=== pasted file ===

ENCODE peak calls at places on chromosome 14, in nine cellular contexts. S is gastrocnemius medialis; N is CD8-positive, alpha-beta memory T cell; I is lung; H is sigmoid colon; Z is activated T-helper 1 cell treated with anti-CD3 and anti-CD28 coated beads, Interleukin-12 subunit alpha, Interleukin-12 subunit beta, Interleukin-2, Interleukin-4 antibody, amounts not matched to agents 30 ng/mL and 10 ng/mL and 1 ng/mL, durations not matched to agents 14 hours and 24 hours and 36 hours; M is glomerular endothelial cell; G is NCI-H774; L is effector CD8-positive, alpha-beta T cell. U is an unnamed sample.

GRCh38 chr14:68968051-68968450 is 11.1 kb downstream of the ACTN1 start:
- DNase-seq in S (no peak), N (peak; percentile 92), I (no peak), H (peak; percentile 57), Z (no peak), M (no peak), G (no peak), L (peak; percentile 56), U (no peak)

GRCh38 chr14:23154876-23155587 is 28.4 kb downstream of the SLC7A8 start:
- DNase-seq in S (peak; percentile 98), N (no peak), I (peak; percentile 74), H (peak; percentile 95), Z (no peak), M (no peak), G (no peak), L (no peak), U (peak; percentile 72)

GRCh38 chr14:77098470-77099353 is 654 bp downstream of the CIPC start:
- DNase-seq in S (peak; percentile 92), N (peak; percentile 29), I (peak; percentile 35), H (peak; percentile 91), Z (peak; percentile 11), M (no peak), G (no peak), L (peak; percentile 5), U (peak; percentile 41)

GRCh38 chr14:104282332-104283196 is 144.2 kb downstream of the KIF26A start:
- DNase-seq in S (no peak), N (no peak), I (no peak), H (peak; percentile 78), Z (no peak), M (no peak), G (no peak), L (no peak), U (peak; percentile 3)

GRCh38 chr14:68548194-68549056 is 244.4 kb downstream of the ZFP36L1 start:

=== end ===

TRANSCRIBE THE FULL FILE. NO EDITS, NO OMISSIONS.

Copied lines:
ENCODE peak calls at places on chromosome 14, in nine cellular contexts. S is gastrocnemius medialis; N is CD8-positive, alpha-beta memory T cell; I is lung; H is sigmoid colon; Z is activated T-helper 1 cell treated with anti-CD3 and anti-CD28 coated beads, Interleukin-12 subunit alpha, Interleukin-12 subunit beta, Interleukin-2, Interleukin-4 antibody, amounts not matched to agents 30 ng/mL and 10 ng/mL and 1 ng/mL, durations not matched to agents 14 hours and 24 hours and 36 hours; M is glomerular endothelial cell; G is NCI-H774; L is effector CD8-positive, alpha-beta T cell. U is an unnamed sample.

GRCh38 chr14:68968051-68968450 is 11.1 kb downstream of the ACTN1 start:
- DNase-seq in S (no peak), N (peak; percentile 92), I (no peak), H (peak; percentile 57), Z (no peak), M (no peak), G (no peak), L (peak; percentile 56), U (no peak)

GRCh38 chr14:23154876-23155587 is 28.4 kb downstream of the SLC7A8 start:
- DNase-seq in S (peak; percentile 98), N (no peak), I (peak; percentile 74), H (peak; percentile 95), Z (no peak), M (no peak), G (no peak), L (no peak), U (peak; percentile 72)

GRCh38 chr14:77098470-77099353 is 654 bp downstream of the CIPC start:
- DNase-seq in S (peak; percentile 92), N (peak; percentile 29), I (peak; percentile 35), H (peak; percentile 91), Z (peak; percentile 11), M (no peak), G (no peak), L (peak; percentile 5), U (peak; percentile 41)

GRCh38 chr14:104282332-104283196 is 144.2 kb downstream of the KIF26A start:
- DNase-seq in S (no peak), N (no peak), I (no peak), H (peak; percentile 78), Z (no peak), M (no peak), G (no peak), L (no peak), U (peak; percentile 3)

GRCh38 chr14:68548194-68549056 is 244.4 kb downstream of the ZFP36L1 start: